#5: Orbitz

Remembered by those who ever drank one as pretty much revolting, Orbitz was always more fun to look at than to actually consume. Launched in 1997, this drink “with balls” featured flavors such as Pineapple Banana Cherry Coconut and Blueberry Melon Strawberry, which were as vague as they were precise. Mostly a flavoured-syrup, its piece de resistance was the floating, gelatin-like neon balls suspended with gellan gum. Fun fact: those small balls are, eerily, still floating today. Though the makeshift lava lamp was being considered for a revival in 2013, this never came to fruition, which allowed unopened bottles to still command a hefty price from collectors.

#4: Oreo O’s

Hitting the market in 1997 and dropping off of it ten years later, Oreo O’s made a big splash in cereal bowls across the globe when it was first launched. Oreo O’s did something rare for cereals: it actually tasted like what it was named after: Oreo cookies. If you tried the Extreme Creme Taste Oreo O’s, then you’d have noticed the marshmallows were not only edible but enjoyably so. These were blessed times, but then in 2007, disaster struck. Kraft Foods, holders of the Oreo brand, spun off Post Cereal, bringing an end to this breakfast masterpiece... except in South Korea. There the Dongsuh company held licences for both companies, meaning they and they alone could make Oreo O’s thereafter.

#3: Hershey’s S’mores

If you’re a S’mores lover who never seems to be near an open fire when hunger hits, you’ll understand the genius behind this chocolate bar. First appearing on candy racks in 2003, the S’mores bar had a graham cracker base, a marshmallow filling and a milk chocolate coating. The bar won fans straight away but as Hershey’s restructured its candy lineup throughout the decade and focused more on its main players, the much loved S’mores bar was lost. We’ll miss you, marshmallow-filled little buddy.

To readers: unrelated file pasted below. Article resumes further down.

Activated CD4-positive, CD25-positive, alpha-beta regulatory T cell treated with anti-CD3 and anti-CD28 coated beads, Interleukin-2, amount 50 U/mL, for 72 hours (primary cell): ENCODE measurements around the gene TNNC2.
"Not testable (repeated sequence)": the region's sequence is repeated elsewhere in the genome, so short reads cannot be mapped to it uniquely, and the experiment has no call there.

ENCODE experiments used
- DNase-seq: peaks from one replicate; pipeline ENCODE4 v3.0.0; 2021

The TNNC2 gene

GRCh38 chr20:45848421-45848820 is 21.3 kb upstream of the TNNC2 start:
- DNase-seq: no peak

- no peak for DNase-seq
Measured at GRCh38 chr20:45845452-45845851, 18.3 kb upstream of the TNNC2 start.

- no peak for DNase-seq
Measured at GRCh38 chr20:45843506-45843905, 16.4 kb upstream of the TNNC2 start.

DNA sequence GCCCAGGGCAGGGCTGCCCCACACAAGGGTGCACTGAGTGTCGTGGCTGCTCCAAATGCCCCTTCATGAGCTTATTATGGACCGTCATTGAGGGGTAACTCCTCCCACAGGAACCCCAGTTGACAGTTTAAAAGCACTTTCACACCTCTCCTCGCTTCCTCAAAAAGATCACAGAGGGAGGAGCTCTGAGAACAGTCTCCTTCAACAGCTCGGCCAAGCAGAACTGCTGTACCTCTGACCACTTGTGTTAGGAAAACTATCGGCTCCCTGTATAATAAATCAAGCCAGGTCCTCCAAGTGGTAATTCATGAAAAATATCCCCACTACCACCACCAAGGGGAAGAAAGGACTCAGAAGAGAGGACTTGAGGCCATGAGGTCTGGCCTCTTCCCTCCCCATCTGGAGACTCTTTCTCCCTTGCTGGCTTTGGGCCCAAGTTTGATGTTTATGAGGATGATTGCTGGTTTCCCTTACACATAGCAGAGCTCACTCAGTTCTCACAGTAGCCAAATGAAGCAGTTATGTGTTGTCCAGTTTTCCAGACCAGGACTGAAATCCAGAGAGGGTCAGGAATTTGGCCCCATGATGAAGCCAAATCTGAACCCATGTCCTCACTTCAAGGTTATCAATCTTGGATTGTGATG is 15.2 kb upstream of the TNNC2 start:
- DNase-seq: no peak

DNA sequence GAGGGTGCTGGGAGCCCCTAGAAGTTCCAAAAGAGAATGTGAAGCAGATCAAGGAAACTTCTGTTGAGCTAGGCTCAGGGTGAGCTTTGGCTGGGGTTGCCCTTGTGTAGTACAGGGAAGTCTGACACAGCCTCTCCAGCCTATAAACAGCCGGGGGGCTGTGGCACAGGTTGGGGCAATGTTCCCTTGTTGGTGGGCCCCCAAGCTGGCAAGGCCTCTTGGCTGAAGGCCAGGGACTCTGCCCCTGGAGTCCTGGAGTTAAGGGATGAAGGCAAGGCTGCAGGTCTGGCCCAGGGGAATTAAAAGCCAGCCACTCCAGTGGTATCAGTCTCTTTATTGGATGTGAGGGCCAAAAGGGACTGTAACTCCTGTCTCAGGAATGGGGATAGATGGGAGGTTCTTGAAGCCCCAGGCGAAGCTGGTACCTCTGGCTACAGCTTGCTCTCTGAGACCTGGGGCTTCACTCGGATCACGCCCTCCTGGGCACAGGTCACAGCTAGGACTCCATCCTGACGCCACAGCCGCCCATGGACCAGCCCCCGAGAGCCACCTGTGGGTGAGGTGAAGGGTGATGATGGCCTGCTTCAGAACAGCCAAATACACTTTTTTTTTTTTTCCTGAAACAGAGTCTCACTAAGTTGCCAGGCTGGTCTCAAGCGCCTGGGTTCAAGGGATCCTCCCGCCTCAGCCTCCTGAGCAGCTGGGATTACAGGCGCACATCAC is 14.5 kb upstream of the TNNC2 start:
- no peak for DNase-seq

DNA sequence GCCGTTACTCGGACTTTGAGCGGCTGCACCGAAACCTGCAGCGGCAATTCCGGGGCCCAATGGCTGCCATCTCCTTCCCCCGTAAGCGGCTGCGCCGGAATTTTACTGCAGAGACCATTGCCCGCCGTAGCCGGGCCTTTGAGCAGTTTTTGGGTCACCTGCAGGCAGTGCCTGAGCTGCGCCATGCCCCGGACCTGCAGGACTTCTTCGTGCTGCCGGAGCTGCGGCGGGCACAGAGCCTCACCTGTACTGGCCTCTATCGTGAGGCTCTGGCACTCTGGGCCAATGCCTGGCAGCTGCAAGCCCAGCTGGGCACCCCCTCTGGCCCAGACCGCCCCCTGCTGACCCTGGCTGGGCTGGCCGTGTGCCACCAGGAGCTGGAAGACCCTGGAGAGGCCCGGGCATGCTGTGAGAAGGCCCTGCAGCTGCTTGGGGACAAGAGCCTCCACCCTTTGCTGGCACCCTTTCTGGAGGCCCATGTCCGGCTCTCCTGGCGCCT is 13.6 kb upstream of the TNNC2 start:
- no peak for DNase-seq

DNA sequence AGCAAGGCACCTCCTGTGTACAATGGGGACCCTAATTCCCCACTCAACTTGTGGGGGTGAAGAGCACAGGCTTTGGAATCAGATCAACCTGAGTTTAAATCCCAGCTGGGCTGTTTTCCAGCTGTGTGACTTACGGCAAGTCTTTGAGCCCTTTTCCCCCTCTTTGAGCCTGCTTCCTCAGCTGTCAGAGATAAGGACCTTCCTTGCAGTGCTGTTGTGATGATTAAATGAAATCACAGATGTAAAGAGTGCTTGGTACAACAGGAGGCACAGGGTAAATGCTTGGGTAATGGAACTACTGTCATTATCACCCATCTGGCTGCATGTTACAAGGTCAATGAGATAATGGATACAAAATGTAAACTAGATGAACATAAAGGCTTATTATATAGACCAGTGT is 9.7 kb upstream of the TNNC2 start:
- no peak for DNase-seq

#2: Squeezit

Like juice? Sure, we all do. Like squeezing things? Who doesn’t! The combination of juice and squeezing was an act of genius as far as kids in the late 20th century were concerned. Debuting in the mid-‘80s and fading into the sunset in 2001 just as children who grew up in that period were graduating, Squeezits were the lunchbox drink of choice for millennials. Boasting flavors like Chucklin’ Cherry, Berry B. Wild, Grumpy Grape, Silly Billy Strawberry and more - all with a tear-open design - Squeezits were simpler than juice boxes and easier than eating sugar from the bowl. Win win!

Before we unveil our top pick, here are a few honourable mentions.
- Jell-O Pudding Bites
- Cheetos Crunchy Salsa Con Queso Cheese-Flavored Snack
- Life Savers Holes
- Jell-O 1-2-3
- Keebler Magic Middles

#1: Butterfinger BB’s

Hitting the streets in 1992 and endorsed almost immediately by one Bartholomew J. Simpson, Butterfinger BB’s were the perfect treat for those who found the full size bar just a bit too cumbersome. Tiny nuggets of Butterfinger flavor, BB’s were way ahead of their time and were sorely missed by fans when the product was discontinued in 2006. While a product called Butterfinger Bites exists today, with its different size and non-BB shape, it's just not the same - no matter what the folks at Nestle say.

Do you agree with our list? What’s your favorite discontinued snack food? For more cavity-causing Top 10s published daily, be sure to subscribe to